The programs and initiatives that the United States has implemented in Russia in order to prevent the loss of scientists can be used as a model for actions that might be taken in Iraq in order to counter the current trend of scientist emigration from Iraq. The situation in Iraq is complicated by the insurgency. Other complications include the common perception of coalition forces and possible mistreatment within detention centers of not only Ba'ath officials, but scientists as well. Though they tend to be targets for those opposed to the new Iraq, many actors within the coalition still believe that their knowledge poses a potential threat if they defect to surrounding 'rogue' countries such as Iran and Syria.
As much as Iraq's natural resources are necessary for its future economic success, human resources are an essential part of the reconstruction process. The sort of double jeopardy from both the insurgency and the coalition that Iraqi scientists and academics may face in conjunction with the scarcity of funding for scientific employment and research make for a harsh environment within the borders of the stressed country. Recognition of this issue is the first action needed to counter the effects Iraq is experiencing from the loss and lack of security of these individuals. The recent release of Drs. Ammash and Taha is a good first effort and it illustrates an effort on the coalition's behalf toward discerning between Ba'athists and those who were merely doing what was required of them. Their releases had strategic value as well, in that they were a means to placating the Sunni faction within Iraq prior to the elections in January. With greater emphasis placed on security and programs for the employment of these former WMD scientists, Iraq can expedite bringing the notion of an independent and flourishing state to fruition. Such realization is in the interest of the American project in Iraq and is an important prerequisite to the future sustained development of this war-torn nation.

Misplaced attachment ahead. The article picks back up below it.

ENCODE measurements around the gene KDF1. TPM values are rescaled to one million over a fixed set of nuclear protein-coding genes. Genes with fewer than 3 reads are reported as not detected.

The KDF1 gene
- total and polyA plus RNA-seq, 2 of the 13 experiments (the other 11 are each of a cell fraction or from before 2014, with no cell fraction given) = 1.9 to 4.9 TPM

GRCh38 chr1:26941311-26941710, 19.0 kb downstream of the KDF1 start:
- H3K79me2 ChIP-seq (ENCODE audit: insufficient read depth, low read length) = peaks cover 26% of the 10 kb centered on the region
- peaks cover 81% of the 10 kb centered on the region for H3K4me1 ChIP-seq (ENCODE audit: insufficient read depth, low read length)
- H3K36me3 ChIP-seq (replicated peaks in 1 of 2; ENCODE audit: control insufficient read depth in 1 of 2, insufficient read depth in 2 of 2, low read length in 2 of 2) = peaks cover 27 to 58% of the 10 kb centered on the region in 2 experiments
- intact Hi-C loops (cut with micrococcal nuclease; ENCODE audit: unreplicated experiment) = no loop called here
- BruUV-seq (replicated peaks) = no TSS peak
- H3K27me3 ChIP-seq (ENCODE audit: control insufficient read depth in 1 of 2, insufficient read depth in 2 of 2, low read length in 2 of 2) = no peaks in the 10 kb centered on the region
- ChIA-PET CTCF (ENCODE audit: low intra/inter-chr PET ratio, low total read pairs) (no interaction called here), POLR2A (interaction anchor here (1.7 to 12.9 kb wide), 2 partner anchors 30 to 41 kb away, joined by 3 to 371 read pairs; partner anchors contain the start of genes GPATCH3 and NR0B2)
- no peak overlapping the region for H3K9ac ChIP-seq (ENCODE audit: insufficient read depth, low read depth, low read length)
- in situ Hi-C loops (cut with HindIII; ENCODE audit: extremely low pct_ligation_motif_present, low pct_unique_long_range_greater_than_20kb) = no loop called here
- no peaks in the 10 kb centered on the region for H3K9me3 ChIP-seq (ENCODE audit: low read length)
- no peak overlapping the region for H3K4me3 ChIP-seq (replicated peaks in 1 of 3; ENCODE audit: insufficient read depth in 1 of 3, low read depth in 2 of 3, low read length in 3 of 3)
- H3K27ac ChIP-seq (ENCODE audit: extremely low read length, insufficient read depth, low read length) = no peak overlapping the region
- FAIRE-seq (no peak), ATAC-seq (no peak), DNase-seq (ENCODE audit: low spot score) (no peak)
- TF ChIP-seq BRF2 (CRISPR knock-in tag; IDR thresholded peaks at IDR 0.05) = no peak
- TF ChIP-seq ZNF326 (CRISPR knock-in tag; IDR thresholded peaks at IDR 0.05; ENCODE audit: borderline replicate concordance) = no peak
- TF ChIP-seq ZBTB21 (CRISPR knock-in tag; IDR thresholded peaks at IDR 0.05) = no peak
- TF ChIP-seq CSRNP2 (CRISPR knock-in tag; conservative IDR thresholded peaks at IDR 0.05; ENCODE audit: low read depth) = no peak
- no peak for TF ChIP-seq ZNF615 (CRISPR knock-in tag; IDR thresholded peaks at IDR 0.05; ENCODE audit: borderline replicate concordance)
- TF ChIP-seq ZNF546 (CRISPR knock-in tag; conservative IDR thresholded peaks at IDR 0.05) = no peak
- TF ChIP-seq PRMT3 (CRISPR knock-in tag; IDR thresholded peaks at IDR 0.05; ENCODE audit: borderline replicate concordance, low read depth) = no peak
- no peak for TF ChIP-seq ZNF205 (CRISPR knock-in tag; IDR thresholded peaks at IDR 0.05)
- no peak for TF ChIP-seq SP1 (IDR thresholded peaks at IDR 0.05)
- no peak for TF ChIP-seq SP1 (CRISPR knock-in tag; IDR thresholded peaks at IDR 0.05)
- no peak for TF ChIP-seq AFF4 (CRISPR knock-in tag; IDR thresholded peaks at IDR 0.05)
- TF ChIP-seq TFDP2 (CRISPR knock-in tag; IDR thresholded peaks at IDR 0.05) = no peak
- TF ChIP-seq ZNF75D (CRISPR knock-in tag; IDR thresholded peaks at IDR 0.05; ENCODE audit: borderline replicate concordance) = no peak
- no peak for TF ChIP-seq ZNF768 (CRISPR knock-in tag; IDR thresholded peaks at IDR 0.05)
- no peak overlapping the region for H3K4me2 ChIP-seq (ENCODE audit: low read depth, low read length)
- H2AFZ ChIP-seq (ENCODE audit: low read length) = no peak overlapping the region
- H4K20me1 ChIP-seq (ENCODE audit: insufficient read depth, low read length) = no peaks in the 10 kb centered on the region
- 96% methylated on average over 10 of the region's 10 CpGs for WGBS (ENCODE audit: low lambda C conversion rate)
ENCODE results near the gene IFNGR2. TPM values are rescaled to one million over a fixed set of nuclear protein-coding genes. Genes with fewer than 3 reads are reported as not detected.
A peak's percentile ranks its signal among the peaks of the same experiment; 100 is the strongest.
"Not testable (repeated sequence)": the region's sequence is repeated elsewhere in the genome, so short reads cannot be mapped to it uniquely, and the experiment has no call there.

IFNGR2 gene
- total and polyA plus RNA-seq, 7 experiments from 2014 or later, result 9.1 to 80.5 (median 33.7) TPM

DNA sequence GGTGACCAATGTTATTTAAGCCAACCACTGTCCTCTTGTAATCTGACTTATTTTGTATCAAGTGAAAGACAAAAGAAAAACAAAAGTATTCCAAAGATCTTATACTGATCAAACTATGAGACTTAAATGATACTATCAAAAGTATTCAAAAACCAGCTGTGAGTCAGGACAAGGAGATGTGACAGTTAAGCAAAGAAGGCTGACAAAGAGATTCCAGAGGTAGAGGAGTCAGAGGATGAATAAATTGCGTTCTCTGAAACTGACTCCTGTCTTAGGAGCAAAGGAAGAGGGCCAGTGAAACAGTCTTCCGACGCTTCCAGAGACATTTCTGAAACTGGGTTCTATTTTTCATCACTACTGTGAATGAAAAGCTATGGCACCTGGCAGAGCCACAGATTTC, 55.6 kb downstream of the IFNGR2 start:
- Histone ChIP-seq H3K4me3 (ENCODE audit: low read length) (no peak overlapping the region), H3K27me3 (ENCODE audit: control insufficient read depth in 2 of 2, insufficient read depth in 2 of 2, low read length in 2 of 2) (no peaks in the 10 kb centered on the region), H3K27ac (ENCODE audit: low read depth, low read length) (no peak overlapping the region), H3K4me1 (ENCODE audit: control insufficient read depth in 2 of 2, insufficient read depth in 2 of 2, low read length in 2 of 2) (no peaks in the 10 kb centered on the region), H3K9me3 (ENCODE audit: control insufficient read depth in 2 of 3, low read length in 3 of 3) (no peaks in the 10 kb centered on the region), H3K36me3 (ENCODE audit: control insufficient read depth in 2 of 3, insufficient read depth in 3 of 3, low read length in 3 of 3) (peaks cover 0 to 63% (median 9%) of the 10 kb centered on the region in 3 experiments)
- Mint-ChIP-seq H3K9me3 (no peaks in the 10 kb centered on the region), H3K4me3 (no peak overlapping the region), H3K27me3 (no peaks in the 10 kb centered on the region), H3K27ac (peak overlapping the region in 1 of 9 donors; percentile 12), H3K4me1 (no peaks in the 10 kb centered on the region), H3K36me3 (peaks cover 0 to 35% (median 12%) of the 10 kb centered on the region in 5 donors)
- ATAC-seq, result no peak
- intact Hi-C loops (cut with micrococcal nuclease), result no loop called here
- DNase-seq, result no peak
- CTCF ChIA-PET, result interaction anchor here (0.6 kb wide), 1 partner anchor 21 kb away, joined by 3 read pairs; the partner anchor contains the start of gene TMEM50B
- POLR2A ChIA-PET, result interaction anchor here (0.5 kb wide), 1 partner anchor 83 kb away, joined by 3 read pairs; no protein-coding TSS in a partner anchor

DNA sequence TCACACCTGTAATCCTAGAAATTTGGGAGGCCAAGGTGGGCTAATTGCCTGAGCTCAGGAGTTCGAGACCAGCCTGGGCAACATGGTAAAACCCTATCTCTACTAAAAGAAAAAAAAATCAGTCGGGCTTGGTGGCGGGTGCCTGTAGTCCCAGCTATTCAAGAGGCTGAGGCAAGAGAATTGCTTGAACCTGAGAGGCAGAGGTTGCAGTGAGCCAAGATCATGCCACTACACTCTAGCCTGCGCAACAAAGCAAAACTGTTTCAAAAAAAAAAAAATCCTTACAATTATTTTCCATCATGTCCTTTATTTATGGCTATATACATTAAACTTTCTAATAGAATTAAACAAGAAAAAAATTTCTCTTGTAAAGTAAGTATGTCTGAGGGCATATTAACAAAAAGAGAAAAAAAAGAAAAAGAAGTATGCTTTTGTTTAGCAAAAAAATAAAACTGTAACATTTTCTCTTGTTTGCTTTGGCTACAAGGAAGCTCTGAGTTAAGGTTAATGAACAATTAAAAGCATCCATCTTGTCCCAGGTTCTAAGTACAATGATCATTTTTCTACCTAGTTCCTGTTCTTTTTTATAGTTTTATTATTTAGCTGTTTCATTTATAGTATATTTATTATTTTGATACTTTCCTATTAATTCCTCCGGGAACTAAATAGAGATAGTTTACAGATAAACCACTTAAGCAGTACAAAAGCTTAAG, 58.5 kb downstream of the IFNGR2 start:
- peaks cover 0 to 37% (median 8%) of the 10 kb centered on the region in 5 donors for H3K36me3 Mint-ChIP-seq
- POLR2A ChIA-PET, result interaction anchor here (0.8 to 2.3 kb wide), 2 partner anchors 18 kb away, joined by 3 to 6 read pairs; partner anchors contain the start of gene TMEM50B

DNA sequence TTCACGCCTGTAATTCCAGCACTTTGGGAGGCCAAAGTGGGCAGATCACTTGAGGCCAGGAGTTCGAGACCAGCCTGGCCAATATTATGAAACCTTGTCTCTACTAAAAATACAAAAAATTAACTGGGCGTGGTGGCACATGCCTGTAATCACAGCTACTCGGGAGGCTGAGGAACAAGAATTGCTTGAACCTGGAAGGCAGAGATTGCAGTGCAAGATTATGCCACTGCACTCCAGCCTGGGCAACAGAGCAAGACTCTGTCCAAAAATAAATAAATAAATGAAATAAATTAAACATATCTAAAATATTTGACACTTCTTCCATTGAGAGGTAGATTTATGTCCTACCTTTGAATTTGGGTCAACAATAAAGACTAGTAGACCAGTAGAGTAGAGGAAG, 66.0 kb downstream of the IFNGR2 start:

Michael Roston, "Redirection of WMD Scientists in Iraq and Libya: A Status Report," RANSAC Policy Update (April 2004), p. 3.
 "Jordan: Iraqi Scientists Attend Seminar on DU Measurement Techniques," Global News Wire, June 1, 2005.
 Dr. David Kay, telephone conversation with author, November 15, 2005.
 Luke Harding, "The Best University in Iraq. Imagine the Rest," Guardian, September 25, 2004.
 "Interview with David Kay," CNN Late Edition with Wolf Blitzer, October 5, 2003.
 "Iraq Forms Committee to Protect Physicians, Scientists," Al-Sharqiyah (Baghdad), May 11, 2005.
 "Five Iraqi Scientists Kidnapped," Deutsche Presse-Agentur, May 11, 2005.
 Richard Stone, "Iraqi Science: In the Line of Fire," Science Magazine, Vol. 309, September 30, 2005.
 Ahmed Janabi, "Everyone is a Target in Iraq," Al-Jazeera, September 21, 2005.
 Dr. Imad Khadduri, e-mail correspondence with author, December 10, 2005.
 Dr. David Kay, telephone conversation with author, November 15, 2005.
 Jim Giles, "Iraqi Killings Prompt Calls for US to Evacuate Weapons Scientists," Nature, Vol. 429, May 13, 2004.
 Central Intelligence Agency, Charles Duelfer, Comprehensive Report of the Special Advisor to the DCI on Iraq's WMD (Washington, DC: US Government Printing Office, 2004), Acknowledgements, September 12, 2004. p. 1-2.
 Duelfer, Scope Note. P. 3.
 Charles J. Hanley, "Ex-Inspectors Urge Release of Iraqi Scientists; Probers Silent on Battered Chemist," Associated Press, July 17, 2005.
 Peter Beaumont, Paul Harris and Antony Barnett, "Inside Secret Saddam Prison." London Observer, May 22, 2005.
 "Inspectors Call," Global Security News Wire, July 18, 2005.
 "Mrs. Anthrax's Lawyer Pleads for a Meeting," United Press International, August 29, 2005.
 "Iraqi Scientist Being Held Without Charges or Trial," American Association of the Advancement of Science Human Rights Action Network, August 11, 2005.
 Charles Hanley, "Former Inspectors Want Release of Iraqi Scientists," Associated Press, July 17, 2005.
 Jim Giles, "Iraqi Killings Prompt Calls for US to Evacuate Weapons Scientists," Nature Publishing Group, May 13, 2004.
 US House of Representatives, Committee on International Relations, Testimony of John R. Bolton, Washington, D.C. 20515-0128, June 4, 2003, p. 3.
 Scott Ritter, telephone conversation with author, January 5, 2006.
 Dr. David Kay, telephone conversation with author, November 15, 2005.
 Scott Ritter, telephone conversation with the author, January 5, 2006.
 Kurt Pitzer, "Dangerous Minds," Mother Jones, August 21, 2005.
 Richard Stone, "Iraqi Science: In the Line of Fire," Science Magazine, Vol. 309, September 30, 2005.
 Scott Ritter, telephone conversation with author, January 5, 2006.